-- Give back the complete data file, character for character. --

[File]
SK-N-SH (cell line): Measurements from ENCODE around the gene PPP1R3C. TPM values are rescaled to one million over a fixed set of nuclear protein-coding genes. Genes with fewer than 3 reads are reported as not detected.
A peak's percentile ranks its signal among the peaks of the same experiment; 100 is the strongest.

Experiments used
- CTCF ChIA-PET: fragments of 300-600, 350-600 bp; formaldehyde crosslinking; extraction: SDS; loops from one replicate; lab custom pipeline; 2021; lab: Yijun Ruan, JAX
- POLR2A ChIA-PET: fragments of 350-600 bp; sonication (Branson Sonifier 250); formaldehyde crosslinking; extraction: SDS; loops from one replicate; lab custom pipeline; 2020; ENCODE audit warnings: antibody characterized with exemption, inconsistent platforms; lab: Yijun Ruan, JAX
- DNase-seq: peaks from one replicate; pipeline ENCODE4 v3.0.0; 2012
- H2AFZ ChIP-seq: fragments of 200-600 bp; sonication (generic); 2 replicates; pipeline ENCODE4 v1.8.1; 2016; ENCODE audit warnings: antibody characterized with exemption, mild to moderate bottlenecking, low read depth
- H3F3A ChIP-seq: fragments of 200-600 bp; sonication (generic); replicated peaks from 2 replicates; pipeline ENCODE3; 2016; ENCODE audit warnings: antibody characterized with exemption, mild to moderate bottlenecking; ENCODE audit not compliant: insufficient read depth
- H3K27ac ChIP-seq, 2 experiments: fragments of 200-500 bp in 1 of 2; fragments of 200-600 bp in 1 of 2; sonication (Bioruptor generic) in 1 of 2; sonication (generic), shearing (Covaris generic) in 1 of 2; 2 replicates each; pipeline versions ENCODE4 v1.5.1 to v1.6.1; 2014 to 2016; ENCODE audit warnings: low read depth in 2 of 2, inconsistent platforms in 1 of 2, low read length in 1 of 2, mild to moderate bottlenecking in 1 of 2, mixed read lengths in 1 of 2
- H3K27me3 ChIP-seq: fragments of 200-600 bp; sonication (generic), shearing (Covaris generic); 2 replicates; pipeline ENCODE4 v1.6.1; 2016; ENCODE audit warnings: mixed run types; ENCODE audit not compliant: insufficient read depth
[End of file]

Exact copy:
SK-N-SH (cell line): Measurements from ENCODE around the gene PPP1R3C. TPM values are rescaled to one million over a fixed set of nuclear protein-coding genes. Genes with fewer than 3 reads are reported as not detected.
A peak's percentile ranks its signal among the peaks of the same experiment; 100 is the strongest.

Experiments used
- CTCF ChIA-PET: fragments of 300-600, 350-600 bp; formaldehyde crosslinking; extraction: SDS; loops from one replicate; lab custom pipeline; 2021; lab: Yijun Ruan, JAX
- POLR2A ChIA-PET: fragments of 350-600 bp; sonication (Branson Sonifier 250); formaldehyde crosslinking; extraction: SDS; loops from one replicate; lab custom pipeline; 2020; ENCODE audit warnings: antibody characterized with exemption, inconsistent platforms; lab: Yijun Ruan, JAX
- DNase-seq: peaks from one replicate; pipeline ENCODE4 v3.0.0; 2012
- H2AFZ ChIP-seq: fragments of 200-600 bp; sonication (generic); 2 replicates; pipeline ENCODE4 v1.8.1; 2016; ENCODE audit warnings: antibody characterized with exemption, mild to moderate bottlenecking, low read depth
- H3F3A ChIP-seq: fragments of 200-600 bp; sonication (generic); replicated peaks from 2 replicates; pipeline ENCODE3; 2016; ENCODE audit warnings: antibody characterized with exemption, mild to moderate bottlenecking; ENCODE audit not compliant: insufficient read depth
- H3K27ac ChIP-seq, 2 experiments: fragments of 200-500 bp in 1 of 2; fragments of 200-600 bp in 1 of 2; sonication (Bioruptor generic) in 1 of 2; sonication (generic), shearing (Covaris generic) in 1 of 2; 2 replicates each; pipeline versions ENCODE4 v1.5.1 to v1.6.1; 2014 to 2016; ENCODE audit warnings: low read depth in 2 of 2, inconsistent platforms in 1 of 2, low read length in 1 of 2, mild to moderate bottlenecking in 1 of 2, mixed read lengths in 1 of 2
- H3K27me3 ChIP-seq: fragments of 200-600 bp; sonication (generic), shearing (Covaris generic); 2 replicates; pipeline ENCODE4 v1.6.1; 2016; ENCODE audit warnings: mixed run types; ENCODE audit not compliant: insufficient read depth